top of page
  • andychalk


by Andrew Chalk

Olive oil prices vary from $2.50 for 17 fl. oz. of Walmart own-brand “Great Value” brand, up to brands that cost as much per fluid ounce that the Walmart brand olive oil does per bottle. Every price point in between has an example.

Why this difference? Is it all a carnival show or is it, like wine, a case of price denoting quality and distinctiveness? Recently I fortuitously came across a tasting that would throw light on this. Casas de Hualdo, is a Spanish olive oil producer located near Toledo in the Casilla-La Mancha region of Spain. They harvest approximately 1,680 acres of olive trees (as well as other crops and a herd of 1,800 Manchega sheep that provide fertilizer and, soon, cheese).

Maria Reyes is their Vice President North America. They entered the U.S. market a year ago and are now available in Sprouts, Central Market (Texas), and numerous specialty stores on the east coast. She told me how the biggest part of her job is showing consumers that there is a real difference between the cheapest olive oil brands and the more expensive ones.

She cited the major differences:

  • Quality focused brands are dedicated to creating a certain style. The cheap brands are focused on meeting a price target;

  • Quality focused brands source their olives from a specific, named place (usually the producer’s own groves). Cheap brands not only lack a named origin but are likely to be sourced from multiple countries. One big-selling brand I saw recently had a back label that included the words “Packed in Italy with select extra virgin olive oils from Italy, Spain, Greece and Portugal”. Likely the proportions and exact producers change over time reflecting changing prices. Also, the word ‘select’ carries no designated meaning here. All grapes, good and bad, are ‘selected’ by someone (or someone’s machine).

  • Quality brands are really extra virgin. Surprisingly, a University of California study found that 70% of brands they tested were not (that does mean that they are labelled ‘meretricious slut’. Words like ‘pure’, ‘light’, and ‘refined’ are used). These were almost entirely the cheap producers.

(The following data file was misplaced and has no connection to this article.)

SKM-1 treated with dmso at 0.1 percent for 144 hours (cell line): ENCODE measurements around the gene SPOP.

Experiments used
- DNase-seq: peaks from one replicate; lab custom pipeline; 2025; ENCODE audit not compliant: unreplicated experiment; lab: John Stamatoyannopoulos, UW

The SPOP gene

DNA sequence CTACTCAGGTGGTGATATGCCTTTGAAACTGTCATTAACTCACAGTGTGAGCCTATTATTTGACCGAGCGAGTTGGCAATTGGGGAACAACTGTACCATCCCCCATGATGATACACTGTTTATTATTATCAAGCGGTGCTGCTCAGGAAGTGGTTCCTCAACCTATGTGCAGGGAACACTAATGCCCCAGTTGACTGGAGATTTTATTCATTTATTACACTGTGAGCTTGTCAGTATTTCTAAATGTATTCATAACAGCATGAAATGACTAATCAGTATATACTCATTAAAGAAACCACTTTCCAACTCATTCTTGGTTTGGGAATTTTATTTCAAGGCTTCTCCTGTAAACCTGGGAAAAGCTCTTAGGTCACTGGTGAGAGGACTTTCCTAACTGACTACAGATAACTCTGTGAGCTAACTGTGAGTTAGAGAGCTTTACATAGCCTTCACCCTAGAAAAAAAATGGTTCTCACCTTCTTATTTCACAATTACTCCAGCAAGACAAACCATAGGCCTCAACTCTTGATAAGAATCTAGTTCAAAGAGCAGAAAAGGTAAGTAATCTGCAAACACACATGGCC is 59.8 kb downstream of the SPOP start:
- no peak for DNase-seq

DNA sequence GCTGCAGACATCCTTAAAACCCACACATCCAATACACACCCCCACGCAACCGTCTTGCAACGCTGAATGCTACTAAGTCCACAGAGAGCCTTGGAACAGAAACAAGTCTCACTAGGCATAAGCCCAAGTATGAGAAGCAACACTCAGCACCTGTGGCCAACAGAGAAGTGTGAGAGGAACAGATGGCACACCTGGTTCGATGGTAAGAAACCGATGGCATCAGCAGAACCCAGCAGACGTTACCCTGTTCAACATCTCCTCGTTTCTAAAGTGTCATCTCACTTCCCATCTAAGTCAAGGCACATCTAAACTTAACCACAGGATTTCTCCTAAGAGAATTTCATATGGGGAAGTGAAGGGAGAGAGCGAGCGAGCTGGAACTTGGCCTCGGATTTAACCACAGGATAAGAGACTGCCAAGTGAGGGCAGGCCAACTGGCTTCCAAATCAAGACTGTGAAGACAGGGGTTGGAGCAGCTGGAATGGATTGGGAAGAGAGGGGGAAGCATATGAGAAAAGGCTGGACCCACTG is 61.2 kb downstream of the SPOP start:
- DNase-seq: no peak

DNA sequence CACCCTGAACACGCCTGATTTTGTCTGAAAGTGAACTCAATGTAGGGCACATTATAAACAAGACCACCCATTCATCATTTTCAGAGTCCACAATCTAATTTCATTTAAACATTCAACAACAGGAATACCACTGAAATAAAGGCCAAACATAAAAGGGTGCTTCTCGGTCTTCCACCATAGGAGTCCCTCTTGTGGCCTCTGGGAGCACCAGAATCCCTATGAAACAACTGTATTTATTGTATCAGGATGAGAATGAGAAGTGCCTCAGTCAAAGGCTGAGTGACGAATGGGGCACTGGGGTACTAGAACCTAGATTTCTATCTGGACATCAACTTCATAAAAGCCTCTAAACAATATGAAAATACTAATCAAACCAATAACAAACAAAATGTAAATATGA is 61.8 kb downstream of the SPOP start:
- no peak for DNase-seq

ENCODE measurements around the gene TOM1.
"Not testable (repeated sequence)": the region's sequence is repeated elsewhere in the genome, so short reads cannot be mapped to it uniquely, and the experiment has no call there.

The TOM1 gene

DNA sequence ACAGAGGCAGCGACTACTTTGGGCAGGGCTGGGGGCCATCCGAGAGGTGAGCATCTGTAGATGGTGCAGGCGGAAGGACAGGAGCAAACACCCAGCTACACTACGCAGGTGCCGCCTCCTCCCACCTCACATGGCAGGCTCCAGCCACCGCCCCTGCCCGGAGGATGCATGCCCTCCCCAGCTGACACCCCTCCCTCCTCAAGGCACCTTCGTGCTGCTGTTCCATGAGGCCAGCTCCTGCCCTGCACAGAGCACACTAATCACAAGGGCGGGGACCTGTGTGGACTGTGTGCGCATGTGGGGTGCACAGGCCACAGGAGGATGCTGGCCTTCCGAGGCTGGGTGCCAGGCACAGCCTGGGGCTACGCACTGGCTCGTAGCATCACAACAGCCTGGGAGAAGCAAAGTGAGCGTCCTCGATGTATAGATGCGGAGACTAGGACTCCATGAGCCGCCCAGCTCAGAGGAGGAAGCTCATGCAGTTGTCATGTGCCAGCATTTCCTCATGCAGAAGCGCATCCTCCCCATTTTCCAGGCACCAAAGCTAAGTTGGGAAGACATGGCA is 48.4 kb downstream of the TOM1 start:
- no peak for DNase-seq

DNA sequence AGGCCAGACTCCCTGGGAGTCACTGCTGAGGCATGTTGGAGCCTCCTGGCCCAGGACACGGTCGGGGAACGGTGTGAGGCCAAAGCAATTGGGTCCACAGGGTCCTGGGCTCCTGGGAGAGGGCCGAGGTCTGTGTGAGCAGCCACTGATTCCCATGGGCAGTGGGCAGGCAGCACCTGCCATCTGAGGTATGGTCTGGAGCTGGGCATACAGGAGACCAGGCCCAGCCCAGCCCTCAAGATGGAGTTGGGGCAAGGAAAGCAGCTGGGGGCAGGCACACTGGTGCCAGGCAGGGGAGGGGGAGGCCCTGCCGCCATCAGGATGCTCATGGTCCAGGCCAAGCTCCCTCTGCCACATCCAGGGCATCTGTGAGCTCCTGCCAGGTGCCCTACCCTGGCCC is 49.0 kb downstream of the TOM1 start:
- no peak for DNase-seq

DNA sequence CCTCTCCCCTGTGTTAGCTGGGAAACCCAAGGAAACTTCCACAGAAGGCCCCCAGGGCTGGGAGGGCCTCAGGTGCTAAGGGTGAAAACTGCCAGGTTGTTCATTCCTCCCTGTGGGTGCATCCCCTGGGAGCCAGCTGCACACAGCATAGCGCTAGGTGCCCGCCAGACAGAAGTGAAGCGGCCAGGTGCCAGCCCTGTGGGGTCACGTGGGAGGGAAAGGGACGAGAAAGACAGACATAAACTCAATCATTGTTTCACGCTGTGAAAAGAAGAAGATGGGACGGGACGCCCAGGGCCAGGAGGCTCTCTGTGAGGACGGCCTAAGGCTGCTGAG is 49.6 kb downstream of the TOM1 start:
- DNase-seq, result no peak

• Quality brands are more likely to varietally label, just as many wines do. So olive names like arbequina, picual, and manzanilla will become part of the label, and maybe, eventually, part of the language.

Be aware that there is no such thing as a GMO olive so all olive oils are non-GMO and the presence of the logo on the label is not a signifier of quality. Also, while tasting olive oils is similar to tasting wine one important difference is that, whereas many wines improve with age, olive oil always deteriorates. This is why oils are not vintage dated. Maria recommends finishing an open bottle in 30-60 days.

The ultimate test is in the tasting so Maria lined up the three oils for me, as shown in the photo above. Casas de Hualdo Arbequina, Casas de Hualdo Picua, and Brand X. A big-selling example of the cheap oil purporting to be extra virgin (I still, to this day, do not know exactly which brand).

Casas de Hualdo Arbequina: A medium fruity nose with hints of bananas and apples. In the mouth it is viscous with medium bitterness,

Casas de Hualdo Picual: Powerful aromatics. Aroma of green leaf. In the mouth viscous, robust, intense, peppery and complex. Leaves a long sensation of bitterness and pepper on the palate.

Mystery Cheap Brand: What a difference. Mild nose with hints of lemon. In the mouth the texture is decidedly more watery. Tastes oily without distinction and the phenolic backbone so pronounced in the two previous olive oils is almost non-existent.

Tasting olive oils side-by-side is a revelation. It has steered me away from cheap oils for dressing food, vinaigrettes, etc. For cooking, I would not use oils as good as this on account of the cost, but would avoid the cheap oils (Casas de Hualdo is coming out with a lower-priced ‘cooking’ line).

Casas de Hualdo olive oils retail for approximately $11 for a 250ml bottle.

bottom of page